To argue that genetically-modified crops will solve the problem of hunger thanks to their higher productivity, is like saying that Bill Gates developed Microsoft software to solve the world's illiteracy problem. And what if the technology runs amuck?

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Northeast of Eden

By Darryl D'Monte

India chooses to showcase the northeast as an exotic tourist destination of great natural beauty. Several documentaries at a recent environmental film festival in Guwahati showed it as a neglected corner of the country, with gaunt tribals and civil and political unrest

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Killing ourselves slowly

By Darryl D'Monte

With growing calls for the reintroduction of DDT to fight the resurgence of malaria worldwide, we must not forget the reasons why many countries have banned this toxic substance and other dangerous chemicals that cause cancers and other persistent diseases that impair health and possibly prove fatal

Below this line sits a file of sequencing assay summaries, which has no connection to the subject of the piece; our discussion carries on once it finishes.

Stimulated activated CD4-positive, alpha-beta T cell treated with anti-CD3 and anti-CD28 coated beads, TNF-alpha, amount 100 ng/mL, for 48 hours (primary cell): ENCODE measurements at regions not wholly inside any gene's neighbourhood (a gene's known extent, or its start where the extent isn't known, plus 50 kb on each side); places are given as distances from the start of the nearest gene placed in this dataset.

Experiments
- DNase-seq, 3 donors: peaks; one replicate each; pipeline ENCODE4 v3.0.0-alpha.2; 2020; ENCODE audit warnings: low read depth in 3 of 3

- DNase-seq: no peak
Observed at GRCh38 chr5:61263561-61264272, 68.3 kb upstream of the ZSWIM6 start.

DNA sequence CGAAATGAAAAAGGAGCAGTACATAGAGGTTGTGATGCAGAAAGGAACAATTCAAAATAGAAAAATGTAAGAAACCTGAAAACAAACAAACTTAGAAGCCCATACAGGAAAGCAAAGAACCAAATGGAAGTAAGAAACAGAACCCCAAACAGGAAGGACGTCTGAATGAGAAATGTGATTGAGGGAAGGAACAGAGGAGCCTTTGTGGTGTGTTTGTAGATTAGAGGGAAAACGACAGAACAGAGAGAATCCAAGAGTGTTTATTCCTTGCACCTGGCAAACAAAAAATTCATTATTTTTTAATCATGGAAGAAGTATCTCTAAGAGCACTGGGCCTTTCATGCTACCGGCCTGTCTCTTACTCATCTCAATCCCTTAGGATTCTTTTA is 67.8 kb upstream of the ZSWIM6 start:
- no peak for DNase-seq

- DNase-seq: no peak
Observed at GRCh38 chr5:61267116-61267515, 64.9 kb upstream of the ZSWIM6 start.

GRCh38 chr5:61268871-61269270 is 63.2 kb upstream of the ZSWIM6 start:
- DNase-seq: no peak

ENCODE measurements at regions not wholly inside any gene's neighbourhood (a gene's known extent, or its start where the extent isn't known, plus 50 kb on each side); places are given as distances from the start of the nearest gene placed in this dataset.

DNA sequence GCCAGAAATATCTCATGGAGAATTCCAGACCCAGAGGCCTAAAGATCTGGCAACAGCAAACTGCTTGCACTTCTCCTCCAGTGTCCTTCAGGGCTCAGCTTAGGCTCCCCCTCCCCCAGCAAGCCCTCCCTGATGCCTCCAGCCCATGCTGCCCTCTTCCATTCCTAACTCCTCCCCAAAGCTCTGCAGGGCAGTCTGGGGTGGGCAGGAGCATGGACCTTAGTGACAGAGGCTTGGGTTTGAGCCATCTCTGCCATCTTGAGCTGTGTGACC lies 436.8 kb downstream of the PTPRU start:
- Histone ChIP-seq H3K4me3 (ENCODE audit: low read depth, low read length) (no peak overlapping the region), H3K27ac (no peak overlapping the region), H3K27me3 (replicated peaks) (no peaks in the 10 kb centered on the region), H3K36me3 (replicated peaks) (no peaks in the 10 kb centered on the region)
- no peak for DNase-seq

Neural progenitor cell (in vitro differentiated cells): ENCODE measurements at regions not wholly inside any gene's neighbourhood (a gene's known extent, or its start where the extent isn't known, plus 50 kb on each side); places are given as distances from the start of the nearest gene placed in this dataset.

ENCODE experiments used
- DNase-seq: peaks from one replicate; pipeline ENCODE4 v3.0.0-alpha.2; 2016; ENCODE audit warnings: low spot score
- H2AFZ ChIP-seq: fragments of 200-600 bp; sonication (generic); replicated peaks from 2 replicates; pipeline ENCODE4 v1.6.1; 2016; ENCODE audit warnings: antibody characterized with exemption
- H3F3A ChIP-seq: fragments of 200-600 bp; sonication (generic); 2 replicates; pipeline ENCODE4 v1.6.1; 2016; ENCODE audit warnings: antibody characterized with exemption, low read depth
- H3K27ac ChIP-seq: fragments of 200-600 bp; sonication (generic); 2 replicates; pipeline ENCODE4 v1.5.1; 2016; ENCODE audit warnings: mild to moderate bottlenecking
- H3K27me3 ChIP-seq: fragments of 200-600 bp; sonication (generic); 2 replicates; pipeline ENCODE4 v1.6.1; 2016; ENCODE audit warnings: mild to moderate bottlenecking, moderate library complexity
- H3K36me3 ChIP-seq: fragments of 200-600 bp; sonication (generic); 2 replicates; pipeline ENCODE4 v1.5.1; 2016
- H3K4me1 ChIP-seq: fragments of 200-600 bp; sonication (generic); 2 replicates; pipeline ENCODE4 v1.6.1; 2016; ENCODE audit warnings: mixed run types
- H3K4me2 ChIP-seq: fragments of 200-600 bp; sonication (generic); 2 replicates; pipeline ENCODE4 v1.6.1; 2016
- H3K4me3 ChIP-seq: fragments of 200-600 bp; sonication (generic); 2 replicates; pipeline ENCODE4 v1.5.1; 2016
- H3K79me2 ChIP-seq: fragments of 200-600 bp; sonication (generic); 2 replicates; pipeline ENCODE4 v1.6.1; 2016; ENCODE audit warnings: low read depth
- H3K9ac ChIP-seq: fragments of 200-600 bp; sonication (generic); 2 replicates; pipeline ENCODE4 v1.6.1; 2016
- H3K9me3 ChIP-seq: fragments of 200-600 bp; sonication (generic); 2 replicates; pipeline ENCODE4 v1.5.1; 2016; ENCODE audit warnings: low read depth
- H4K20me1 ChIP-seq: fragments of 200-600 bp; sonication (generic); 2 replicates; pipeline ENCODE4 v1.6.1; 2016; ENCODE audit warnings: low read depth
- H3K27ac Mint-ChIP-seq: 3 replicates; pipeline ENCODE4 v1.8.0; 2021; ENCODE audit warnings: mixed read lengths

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A bottom-up approach to sanitation

By Darryl D'Monte

South Asia has 900 million people without sanitation. The problem, as the success of recent total-sanitation community projects have demonstrated, is not a lack of funds but a lack of conviction amongst people that they need sanitation, and that they can meet those needs themselves

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Sweden's green agenda

By Darryl D'Monte

Ninety-five per cent of all Swedes believe it is important to do something about climate change; two out of every three think it is very important. Sixty Stockholm families have embarked on a novel experiment related to 'smart consumption'